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Volunteer-Run Addiction Program Forced Out of County Jail, Makes Room for New State-Funded Program

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For the past seven years, Christopher Haynes has led meetings in a special dorm at the Monroe County Jail. The dorm is set aside for inmates with addiction issues.

Haynes spends an hour a week talking with inmates on subjects including meditation and spirituality. Participants have described activities ranging from the dissection of Leonard Cohen lyrics, to discussions based on interviews with monks, to frank conversations about their spiritual views.

Haynes is a volunteer – as are the inmates. In a conversation this morning, he pointed out that inmates choose to participate in the addiction program, even though it means they live with less privacy in an area of the building without windows.

“In spite of the fact the dorm is less desirable…these men volunteer for that,” Haynes said. “It gives them a 24-hour communal environment with other people who are interested in bettering themselves, which they report is not at all the environment that is found in the other jail blocks.”

The program that takes place in that dorm is called Addicts in Recovery and it is facilitated by a number of volunteers like Haynes. The program is operated by New Leaf New Life, a nonprofit organization with a mission to promote better conditions in the jail, reduce recidivism, and help inmates successfully re-enter society.

And although Haynes and others are still eager volunteers, the program appears to be ending, at least for now.

“As people have been leaving, no new inmates have been coming into that dorm for a few weeks,” he said.

The reason for the end of the Addicts in Recovery dorm is complicated and it goes back to 2014, when the state legislature passed laws attempting to reform the criminal justice system.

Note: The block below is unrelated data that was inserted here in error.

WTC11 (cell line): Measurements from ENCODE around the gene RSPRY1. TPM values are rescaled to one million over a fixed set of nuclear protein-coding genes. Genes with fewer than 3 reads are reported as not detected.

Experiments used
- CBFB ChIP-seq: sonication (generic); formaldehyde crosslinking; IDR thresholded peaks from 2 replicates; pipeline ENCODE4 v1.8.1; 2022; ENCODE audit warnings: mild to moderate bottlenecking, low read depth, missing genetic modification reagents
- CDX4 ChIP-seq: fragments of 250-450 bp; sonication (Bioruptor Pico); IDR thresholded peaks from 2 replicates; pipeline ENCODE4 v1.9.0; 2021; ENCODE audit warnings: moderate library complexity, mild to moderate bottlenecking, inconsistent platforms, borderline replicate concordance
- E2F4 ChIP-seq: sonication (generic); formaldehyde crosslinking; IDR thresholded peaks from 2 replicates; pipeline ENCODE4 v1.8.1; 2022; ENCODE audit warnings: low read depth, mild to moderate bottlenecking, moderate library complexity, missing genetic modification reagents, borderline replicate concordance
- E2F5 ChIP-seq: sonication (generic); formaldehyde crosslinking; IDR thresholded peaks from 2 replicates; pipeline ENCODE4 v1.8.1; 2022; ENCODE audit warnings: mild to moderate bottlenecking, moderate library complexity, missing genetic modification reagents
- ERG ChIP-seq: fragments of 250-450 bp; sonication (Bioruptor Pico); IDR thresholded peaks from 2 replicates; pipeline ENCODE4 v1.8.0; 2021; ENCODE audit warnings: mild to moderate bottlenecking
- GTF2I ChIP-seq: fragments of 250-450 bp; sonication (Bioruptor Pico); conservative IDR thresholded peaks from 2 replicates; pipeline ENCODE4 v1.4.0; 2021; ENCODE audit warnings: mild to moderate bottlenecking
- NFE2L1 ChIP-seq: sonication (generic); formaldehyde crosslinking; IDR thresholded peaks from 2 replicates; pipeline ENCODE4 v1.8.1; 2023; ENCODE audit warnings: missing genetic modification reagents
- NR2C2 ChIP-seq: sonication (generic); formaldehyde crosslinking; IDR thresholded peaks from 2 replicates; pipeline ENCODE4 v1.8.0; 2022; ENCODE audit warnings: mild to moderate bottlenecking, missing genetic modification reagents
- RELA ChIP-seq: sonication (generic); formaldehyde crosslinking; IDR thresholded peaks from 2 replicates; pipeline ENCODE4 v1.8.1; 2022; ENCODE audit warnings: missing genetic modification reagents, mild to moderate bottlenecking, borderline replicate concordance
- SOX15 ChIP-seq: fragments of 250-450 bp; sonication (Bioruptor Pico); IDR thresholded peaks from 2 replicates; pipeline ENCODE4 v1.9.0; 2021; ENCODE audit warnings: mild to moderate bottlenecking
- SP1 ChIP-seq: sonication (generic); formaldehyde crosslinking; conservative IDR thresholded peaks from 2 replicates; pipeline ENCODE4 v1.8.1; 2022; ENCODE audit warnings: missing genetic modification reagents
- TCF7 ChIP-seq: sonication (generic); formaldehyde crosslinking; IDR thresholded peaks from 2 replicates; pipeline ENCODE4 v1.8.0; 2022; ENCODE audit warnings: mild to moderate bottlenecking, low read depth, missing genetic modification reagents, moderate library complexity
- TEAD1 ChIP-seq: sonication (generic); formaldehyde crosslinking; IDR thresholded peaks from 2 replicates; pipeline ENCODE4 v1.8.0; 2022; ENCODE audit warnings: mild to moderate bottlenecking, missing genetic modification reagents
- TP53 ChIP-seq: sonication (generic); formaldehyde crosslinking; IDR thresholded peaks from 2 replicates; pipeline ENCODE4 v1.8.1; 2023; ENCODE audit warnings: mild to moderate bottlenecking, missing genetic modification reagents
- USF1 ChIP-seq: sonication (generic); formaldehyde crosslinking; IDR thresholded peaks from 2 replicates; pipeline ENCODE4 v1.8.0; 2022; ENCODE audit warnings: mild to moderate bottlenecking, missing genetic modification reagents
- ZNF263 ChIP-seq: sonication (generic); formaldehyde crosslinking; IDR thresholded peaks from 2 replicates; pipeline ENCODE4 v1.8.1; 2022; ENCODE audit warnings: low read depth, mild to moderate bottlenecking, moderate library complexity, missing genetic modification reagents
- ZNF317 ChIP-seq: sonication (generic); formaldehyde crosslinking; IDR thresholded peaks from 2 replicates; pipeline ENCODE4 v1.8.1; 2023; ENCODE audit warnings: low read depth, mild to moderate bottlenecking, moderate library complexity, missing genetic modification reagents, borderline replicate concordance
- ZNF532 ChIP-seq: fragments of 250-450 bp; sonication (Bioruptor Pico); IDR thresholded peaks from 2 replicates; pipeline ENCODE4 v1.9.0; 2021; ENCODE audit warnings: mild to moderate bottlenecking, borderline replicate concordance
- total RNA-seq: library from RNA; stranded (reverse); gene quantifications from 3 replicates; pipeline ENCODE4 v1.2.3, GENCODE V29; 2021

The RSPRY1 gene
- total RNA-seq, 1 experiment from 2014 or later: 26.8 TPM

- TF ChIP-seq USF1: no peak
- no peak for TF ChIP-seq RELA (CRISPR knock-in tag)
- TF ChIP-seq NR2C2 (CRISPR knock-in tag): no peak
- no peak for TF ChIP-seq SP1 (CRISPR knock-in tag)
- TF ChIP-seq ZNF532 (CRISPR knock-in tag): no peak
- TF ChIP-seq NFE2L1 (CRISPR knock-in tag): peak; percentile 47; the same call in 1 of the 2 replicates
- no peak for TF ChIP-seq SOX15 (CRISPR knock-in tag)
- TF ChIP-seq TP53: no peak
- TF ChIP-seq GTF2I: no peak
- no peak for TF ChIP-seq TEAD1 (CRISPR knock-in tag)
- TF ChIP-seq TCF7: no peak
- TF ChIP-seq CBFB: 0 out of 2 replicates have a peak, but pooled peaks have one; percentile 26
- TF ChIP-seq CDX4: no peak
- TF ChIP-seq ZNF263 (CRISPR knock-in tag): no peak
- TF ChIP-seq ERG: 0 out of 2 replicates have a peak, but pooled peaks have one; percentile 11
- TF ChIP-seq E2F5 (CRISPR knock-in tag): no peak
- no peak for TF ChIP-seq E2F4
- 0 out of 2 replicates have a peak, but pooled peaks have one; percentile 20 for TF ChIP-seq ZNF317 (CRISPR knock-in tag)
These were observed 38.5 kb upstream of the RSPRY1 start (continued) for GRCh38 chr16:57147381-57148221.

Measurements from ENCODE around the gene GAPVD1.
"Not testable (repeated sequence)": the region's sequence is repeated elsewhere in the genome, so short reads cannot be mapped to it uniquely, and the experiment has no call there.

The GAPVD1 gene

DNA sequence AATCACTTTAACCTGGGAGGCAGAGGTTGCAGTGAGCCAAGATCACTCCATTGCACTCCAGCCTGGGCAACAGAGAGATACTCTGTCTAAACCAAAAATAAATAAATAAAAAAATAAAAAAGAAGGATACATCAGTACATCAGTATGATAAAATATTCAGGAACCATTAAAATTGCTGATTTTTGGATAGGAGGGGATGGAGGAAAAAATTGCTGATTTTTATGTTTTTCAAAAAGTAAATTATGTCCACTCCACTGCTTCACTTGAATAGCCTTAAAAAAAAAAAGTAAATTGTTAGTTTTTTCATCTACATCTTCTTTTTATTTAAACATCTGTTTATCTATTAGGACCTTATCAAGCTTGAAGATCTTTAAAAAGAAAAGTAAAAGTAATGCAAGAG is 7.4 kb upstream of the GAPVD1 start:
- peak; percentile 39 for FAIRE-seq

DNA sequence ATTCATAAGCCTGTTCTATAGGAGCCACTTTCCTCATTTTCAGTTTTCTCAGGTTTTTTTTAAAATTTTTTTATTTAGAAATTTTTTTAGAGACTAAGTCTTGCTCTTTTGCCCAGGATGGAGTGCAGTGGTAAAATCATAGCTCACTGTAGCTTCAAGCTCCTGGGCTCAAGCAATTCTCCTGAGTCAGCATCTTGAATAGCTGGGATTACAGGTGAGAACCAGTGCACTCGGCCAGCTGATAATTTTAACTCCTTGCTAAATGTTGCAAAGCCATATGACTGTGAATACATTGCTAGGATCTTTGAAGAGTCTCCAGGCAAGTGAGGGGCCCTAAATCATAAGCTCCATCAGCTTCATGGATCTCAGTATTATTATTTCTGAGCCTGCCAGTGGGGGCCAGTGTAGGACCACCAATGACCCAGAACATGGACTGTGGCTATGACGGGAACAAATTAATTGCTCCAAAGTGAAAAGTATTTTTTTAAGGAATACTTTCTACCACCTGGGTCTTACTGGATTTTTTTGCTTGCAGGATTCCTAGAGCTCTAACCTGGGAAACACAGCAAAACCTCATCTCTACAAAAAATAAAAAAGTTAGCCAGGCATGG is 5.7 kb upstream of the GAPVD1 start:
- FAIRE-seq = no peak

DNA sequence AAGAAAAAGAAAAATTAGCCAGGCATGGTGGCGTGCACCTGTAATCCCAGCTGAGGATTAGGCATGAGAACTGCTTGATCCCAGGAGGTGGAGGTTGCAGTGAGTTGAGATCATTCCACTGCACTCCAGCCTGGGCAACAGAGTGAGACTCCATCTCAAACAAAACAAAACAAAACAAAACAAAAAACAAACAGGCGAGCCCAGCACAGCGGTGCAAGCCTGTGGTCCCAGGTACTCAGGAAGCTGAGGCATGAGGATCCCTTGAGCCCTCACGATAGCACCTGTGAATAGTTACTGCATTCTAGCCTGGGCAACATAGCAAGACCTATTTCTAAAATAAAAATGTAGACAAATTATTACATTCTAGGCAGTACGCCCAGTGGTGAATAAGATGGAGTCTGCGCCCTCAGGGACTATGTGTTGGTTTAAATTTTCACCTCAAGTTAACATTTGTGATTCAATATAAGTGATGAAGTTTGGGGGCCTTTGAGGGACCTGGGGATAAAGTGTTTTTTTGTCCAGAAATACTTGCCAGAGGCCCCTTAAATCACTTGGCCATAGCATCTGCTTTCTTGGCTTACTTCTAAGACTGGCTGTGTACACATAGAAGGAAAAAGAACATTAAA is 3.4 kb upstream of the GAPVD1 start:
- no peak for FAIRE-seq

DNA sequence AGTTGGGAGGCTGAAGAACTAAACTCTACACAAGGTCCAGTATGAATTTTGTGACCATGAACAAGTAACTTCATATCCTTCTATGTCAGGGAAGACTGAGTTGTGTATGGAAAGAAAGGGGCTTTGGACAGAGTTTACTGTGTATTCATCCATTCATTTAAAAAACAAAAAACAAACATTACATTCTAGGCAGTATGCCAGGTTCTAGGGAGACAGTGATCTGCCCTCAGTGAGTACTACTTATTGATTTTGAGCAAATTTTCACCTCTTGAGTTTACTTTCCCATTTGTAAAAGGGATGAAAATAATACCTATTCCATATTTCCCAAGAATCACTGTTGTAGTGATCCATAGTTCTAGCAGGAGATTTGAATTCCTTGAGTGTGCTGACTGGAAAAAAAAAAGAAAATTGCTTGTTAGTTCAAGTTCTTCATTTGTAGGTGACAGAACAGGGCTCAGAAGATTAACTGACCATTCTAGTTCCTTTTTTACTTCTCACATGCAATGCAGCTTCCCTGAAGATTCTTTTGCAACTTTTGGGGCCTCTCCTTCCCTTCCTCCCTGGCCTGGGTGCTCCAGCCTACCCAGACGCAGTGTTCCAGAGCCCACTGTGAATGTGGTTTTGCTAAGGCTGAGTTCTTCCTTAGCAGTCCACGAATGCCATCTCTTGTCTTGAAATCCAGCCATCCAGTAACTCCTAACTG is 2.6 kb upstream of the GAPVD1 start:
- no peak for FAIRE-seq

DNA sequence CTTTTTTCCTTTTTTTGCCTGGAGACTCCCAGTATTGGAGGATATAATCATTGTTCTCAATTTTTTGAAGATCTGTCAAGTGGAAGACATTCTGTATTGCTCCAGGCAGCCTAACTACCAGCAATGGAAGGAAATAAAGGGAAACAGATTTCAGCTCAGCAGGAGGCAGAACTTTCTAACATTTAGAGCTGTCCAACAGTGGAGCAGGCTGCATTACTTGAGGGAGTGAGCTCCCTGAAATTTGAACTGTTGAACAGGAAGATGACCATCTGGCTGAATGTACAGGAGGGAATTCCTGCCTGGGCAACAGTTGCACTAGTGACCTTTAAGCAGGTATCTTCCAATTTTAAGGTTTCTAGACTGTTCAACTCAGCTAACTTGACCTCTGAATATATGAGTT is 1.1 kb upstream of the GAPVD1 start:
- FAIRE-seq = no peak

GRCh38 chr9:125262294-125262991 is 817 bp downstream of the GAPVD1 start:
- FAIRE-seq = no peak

But basically, the volunteer-run program is being replaced.

There is currently only one area of the County Jail building where an outside agency is allowed to, sort of, run things. There are other areas where organizations like Alcoholics Anonymous and New Leaf New Life can hold meetings and do programming – but there is just one housing area set aside for exactly that purpose.
And that’s the area that has been, until now, space for the Addicts in Recovery dorm.

But starting next month, the area will house a related, but very different program, facilitated by Centerstone, a larger organization that provides community-based mental health and addiction services.

The director of grants and specialized services at Centerstone, Jennifer Fillmore, says her organization’s work at the Jail is funded through a state initiative called Recovery Works, which began after the passage of criminal justice reforms.

“With Recovery Works…they have allowed providers to go in and provide services before the person is released back into the community,” Fillmore said. “We have been going into the jail and we’ve been completing assessments 30 days before someone is released back into the community.”